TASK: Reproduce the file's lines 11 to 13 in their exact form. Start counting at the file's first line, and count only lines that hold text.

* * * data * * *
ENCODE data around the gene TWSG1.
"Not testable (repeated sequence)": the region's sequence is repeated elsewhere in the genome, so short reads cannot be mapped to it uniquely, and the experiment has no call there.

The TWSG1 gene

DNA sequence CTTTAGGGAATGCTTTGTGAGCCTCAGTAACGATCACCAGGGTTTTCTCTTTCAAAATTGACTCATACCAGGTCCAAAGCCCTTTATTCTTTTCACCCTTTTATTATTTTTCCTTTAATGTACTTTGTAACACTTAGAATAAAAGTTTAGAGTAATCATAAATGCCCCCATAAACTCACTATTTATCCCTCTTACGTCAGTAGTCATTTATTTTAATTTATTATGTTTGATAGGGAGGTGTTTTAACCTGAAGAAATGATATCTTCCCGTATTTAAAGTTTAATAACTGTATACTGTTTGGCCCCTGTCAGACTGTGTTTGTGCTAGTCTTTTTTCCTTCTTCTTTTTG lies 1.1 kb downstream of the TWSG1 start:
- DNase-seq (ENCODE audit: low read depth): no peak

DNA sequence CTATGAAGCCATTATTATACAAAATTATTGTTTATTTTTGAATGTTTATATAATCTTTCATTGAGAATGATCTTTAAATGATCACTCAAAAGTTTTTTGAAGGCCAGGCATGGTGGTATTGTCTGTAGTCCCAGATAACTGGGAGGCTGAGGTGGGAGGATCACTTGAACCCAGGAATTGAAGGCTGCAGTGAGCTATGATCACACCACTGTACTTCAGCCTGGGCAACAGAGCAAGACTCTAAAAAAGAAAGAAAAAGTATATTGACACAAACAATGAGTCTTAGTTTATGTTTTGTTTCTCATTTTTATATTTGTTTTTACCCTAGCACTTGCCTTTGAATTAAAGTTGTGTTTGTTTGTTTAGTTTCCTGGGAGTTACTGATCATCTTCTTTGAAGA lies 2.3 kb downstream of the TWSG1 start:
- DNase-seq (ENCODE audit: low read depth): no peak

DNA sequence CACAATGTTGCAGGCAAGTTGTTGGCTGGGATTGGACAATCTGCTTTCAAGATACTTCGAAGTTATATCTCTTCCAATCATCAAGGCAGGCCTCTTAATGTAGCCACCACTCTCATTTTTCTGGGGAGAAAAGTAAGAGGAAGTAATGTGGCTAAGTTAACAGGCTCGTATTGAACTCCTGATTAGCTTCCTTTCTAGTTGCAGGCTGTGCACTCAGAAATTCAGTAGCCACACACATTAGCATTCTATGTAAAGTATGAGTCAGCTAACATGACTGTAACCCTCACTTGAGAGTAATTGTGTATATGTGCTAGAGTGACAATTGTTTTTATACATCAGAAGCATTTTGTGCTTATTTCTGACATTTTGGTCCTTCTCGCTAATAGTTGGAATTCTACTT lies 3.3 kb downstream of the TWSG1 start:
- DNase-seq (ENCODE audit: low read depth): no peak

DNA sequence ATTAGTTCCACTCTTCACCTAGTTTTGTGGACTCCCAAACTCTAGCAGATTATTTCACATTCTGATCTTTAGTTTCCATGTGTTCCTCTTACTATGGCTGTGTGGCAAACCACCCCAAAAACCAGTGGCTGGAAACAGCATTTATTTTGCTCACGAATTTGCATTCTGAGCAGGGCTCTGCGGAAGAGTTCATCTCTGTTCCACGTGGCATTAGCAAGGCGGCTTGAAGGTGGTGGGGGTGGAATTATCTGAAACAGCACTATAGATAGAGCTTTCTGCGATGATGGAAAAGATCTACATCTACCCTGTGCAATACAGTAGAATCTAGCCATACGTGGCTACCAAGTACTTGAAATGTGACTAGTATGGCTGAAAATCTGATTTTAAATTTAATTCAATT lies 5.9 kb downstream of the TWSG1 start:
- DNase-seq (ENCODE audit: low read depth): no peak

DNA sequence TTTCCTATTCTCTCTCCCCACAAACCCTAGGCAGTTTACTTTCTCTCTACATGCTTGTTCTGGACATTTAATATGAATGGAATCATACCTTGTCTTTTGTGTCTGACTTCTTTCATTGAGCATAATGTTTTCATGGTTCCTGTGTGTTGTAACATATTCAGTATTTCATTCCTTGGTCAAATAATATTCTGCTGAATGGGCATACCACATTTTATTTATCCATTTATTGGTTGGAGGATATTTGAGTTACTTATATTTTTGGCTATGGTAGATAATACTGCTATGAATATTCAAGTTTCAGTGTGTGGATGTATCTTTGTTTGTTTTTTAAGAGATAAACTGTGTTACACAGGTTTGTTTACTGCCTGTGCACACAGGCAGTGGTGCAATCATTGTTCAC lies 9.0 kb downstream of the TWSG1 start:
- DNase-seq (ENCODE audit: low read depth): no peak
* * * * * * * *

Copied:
- DNase-seq (ENCODE audit: low read depth): no peak

DNA sequence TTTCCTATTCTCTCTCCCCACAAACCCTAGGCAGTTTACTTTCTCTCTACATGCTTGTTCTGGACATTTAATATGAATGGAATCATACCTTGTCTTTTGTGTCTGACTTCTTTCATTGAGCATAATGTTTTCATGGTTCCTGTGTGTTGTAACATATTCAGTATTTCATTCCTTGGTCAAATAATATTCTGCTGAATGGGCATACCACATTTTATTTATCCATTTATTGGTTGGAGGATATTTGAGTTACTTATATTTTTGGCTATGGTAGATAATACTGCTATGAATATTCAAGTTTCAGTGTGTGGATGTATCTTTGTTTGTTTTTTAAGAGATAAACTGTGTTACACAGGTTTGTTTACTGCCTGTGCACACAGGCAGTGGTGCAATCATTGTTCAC lies 9.0 kb downstream of the TWSG1 start:
- DNase-seq (ENCODE audit: low read depth): no peak